World leaders convened at the UN this week in support of the historic deal, but epic challenges lie ahead if the promises of Paris are going to be put into action
World leaders have failed to come to grips with the epic challenge of phasing out fossil fuels and running the entire global economy almost entirely on clean energy by the middle of this century, experts said this week.
While more than 170 countries converged at the United Nations on Friday to demonstrate their support for the landmark deal to fight climate change reached at Paris last December, economists and scientists warned the accords goal of keeping temperatures below 1.5-2C may already be slipping beyond reach.
While we should be celebrating the signing ceremony on Friday we need to be aware of the gap, where the current contributions add up to and where we need to go, said Shane Tomlinson, a senior research fellow in energy and climate change at Chatham House.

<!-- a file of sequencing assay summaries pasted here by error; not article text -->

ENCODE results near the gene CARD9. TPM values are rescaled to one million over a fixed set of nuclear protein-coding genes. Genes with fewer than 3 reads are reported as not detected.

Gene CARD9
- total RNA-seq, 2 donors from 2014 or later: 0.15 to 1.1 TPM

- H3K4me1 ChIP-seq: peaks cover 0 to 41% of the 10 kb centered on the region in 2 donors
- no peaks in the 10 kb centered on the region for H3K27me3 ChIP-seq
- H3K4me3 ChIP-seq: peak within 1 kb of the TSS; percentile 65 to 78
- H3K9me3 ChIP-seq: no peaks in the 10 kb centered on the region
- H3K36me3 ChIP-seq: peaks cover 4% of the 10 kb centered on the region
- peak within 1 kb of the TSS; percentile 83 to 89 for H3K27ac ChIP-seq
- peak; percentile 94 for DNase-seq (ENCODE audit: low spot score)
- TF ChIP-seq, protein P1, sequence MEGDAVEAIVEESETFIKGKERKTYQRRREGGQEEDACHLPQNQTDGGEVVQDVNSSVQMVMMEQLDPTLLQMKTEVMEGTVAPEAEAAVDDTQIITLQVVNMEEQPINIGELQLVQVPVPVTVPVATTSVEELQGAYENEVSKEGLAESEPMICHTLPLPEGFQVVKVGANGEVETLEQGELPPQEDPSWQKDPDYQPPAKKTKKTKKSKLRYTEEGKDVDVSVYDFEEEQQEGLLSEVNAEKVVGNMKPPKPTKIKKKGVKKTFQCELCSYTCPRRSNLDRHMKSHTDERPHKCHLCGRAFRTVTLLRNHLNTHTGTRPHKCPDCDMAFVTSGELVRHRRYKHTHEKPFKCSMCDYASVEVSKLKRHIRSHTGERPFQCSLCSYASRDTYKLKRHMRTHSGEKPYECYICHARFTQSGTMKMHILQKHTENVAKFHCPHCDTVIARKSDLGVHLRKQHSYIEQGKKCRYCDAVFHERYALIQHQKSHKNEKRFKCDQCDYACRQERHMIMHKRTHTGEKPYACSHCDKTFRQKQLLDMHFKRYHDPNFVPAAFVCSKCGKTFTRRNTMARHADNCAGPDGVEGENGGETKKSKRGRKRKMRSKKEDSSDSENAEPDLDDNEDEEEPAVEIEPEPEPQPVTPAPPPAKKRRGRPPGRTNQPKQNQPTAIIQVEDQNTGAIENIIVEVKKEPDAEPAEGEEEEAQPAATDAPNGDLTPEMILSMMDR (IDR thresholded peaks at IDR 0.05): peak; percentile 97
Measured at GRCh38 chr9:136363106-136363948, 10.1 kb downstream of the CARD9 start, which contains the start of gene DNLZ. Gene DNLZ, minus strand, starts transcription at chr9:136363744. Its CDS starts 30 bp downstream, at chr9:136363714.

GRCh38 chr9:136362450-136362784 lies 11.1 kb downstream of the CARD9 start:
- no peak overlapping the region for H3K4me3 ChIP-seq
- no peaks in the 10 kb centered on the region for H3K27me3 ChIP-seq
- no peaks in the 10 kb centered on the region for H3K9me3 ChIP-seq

Countries have to operate on two distinct time lines as they put the promises of Paris into action. First is the next five years, when they will need to radically increase emissions cuts to avoid locking out a 2C future.Second is the long term, when they must put plans in place for a late 21st-century economy powered almost entirely by clean energy, the experts said.
The US despite Barack Obamas strong advocacy for climate action and a flurry of climate initiatives over the past two and a half years has yet to engage in the long-term thinking needed for a historic economic transition, according to Jeffrey Sachs, director of Columbia Universitys Earth Institute and a special advisor to Ban Ki-moon.
Why is it that with an administration that is gung-ho on climate we are in the eighth year and there is no plan at all? No sketch, no white paper, no scenario to 2050? Sachs told a gathering this week.
Most countries plans do not look beyond 2030 despite agreement in Paris to begin phasing out greenhouse gas emissions completely by the middle of the century.
Planning for a zero-carbon economy by mid-century demands long lead times, decades even, because it involves major decisions about power plants and transmission lines, building codes and vehicle standards, Sachs said.
Read more: www.theguardian.com